Mild Mannered Reviews - Smallville
Smallville #5Scheduled to arrive in stores: November 19, 2003
Cover date: January 2004
Reviewed by: Neal Bailey
This comic is segmented, and thusly will be reviewed as such...
Cover Art: John Van Fleet
Cover Art - 5: A little over-dramatic, to be sure (they typically are for Smallville) but at least it's HUMAN, it pertains to what happens in the issue, and it's not trying to sell us something we're not going to find. Whether you like bad Clark or loathe him (I like him but loathe evil Clark when used unnecessarily, like to spurn ratings) it's a dynamic representation of what you're about to read. Plus, I'm glad to say, they're still opting for photos over pictures, when they could easily go with drawings. I don't like words, but it's really more of a magazine than a comic, so I'm going to let it slide this time...
Table of Contents picture: Timothy White
Picture - 4: It's really cool, that is, until you see that it's Clark looking at a big chunk of Red K, which, while iconic, is kind of cheesy looking, so minus 1.
John Glover Interview: Daddy Dearest
Interview: Mike McAvennie
Pictures: Kharen Hill
This is basically an interview with John Glover (duh) about his role in Smallville as Lionel Luthor.
Interview - 2: Most interviews either fall into one category, self-congratulatory prattle that show the actor to be a nice guy, or exploratory, asking about aspects of the show and where it's going for a particular character. This is self-congratulatory... not that Glover doesn't sound like a cool guy, he is, it's just that nothing new is offered here. Plus, he insists that Lionel's not a bad guy, which is kind of, well, silly.
Pictures - 3: Nothing amazing, but nothing horrible. They don't stick out either way. Two pictures of Lionel in a suit looking at you and one stock publicity photo of Lex.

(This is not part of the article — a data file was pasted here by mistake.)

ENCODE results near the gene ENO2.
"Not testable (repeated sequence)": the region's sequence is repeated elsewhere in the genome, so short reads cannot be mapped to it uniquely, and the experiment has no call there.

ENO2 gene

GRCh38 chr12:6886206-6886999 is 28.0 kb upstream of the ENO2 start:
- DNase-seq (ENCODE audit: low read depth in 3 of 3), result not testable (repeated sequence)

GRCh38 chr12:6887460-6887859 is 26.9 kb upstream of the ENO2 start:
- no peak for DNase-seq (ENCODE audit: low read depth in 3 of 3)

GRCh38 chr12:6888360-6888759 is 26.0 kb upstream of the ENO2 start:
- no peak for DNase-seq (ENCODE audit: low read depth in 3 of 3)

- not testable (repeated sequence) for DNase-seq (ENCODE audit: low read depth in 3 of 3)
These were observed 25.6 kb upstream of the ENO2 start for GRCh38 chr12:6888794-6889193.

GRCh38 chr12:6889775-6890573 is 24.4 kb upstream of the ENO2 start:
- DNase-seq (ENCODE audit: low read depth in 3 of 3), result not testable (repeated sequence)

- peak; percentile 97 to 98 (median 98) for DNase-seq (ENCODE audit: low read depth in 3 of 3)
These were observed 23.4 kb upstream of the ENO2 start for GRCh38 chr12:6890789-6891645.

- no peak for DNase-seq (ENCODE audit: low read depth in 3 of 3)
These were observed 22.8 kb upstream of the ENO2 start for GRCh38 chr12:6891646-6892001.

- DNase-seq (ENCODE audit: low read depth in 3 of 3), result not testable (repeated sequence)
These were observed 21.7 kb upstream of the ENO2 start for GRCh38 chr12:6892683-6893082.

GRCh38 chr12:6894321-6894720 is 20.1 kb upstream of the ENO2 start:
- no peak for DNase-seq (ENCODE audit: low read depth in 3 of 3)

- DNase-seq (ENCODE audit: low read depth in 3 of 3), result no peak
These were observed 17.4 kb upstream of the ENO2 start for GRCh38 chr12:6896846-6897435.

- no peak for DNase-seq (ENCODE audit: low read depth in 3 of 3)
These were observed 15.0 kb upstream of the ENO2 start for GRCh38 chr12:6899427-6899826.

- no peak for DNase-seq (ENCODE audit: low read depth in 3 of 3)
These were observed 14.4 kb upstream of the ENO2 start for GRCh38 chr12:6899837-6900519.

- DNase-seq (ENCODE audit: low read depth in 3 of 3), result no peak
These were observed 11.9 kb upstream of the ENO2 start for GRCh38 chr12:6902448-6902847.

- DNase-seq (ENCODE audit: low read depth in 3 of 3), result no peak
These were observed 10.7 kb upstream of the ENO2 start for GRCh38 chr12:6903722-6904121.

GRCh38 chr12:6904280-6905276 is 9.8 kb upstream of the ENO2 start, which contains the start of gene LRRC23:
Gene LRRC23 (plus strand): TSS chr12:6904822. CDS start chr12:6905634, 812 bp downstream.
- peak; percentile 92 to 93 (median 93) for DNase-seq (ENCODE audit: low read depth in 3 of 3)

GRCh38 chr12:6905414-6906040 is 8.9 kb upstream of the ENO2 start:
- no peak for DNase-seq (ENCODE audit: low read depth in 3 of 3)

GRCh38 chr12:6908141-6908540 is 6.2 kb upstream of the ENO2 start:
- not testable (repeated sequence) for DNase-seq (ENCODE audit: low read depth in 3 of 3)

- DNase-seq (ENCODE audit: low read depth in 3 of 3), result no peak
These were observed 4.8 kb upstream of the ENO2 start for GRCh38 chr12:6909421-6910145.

Writer: Mark Verheiden and Clint Carpenter
Pencils: Tom Derenick
Inks: Adam DeKraker
Clark Kent busts into a members only bar and picks up a girl named Chastity. The bar patrons don't like this, so they attack him. Clark throws them about, uses his heat vision, and stops a man who shoots him off panel somehow (it's almost implied that he's shot, but I can't say that for sure).
At the hotel room Clark has, Chastity readies for an encounter and Clark tells her about Smallville. When she suggests he might be a good man to stick around, he kicks her out.
At home, Ma and Pa Kent worry about their son.
Later, on Chastity's recommendation (pre-kicking her out) Clark goes to meet a guy named Mick. He finds a guy on the phone talking to Boss Moxie, and he's met with a hostile attack. Instead of attacking, he simply reads about a flight in a manilla envelope nearby with his heat vision, shows up for the flight, and hijacks the diamonds aboard after fighting the men on board.
Meanwhile, Pa Kent goes to look for Clark and Lana and Chloe discuss Lana's deception with regards to her dating Clark.
Later, at the Savings and Loan, Pa Kent shows up to resolve the issue of the explosion and Clark misses him, barely, depositing the diamonds. Pa thinks he sees Clark, but he's not sure.
Story - 3: It resolves some interesting plot points, like whatever happened to no one noticing the explosion and why Lana and Chloe were suddenly okay again, and it even throws you a Boss Moxie, but this is not really that tense or forwards moving a plot. Clark fights goons. Sure... he's gonna get hurt or fail, right? Nah. Clark gets a girl. Will he bed her? Well, no. We know that from the premiere. He doesn't stay with a girl until he sees Lana again. And the Kents are going to lose the farm? NO! I mean, it's interesting to know it's because Pa is worried about Clark and goes to find him, but isn't that kind of, I don't know, understood?
Art - 5: I know a lot of people don't like this art, and I get ribbed about liking it, but I think, given the medium, it's good that these characters look like the actors and not like abstractions, and that things are kept fairly real with rare exception. It makes sense for this format.
Sullivan's Travels: Chloe Sullivan
This is basically an article written by Chloe for the Daily Planet over the summer about what a pressure it is to write for a large audience...
Writing - 1: I remember high school. I remember reading editorials like this. I remember, further, why I preferred the regular paper. Now while I applaud the characterization (this is a great rendition of a high school writing style, especially a journalist's... ) I just have to wonder... why? What makes this entertaining? It's a good character study, but it's just high handed self-absorbed crumbola, as most writing is without a decade or so of practice. It stank last issue, it stinks this issue. Besides... fictional characters can't write columns! ;)
The Few, The Proud
Writer: Clint Carpenter and Jake Black
Pencils: Pete Woods
Inks: Ron Randall
Whitney, in a troupe of rude and gung-ho marines, gets his video letter from Lana. He starts writing a letter to her which goes the length of the story, telling her that he doesn't like the decision, but he understands.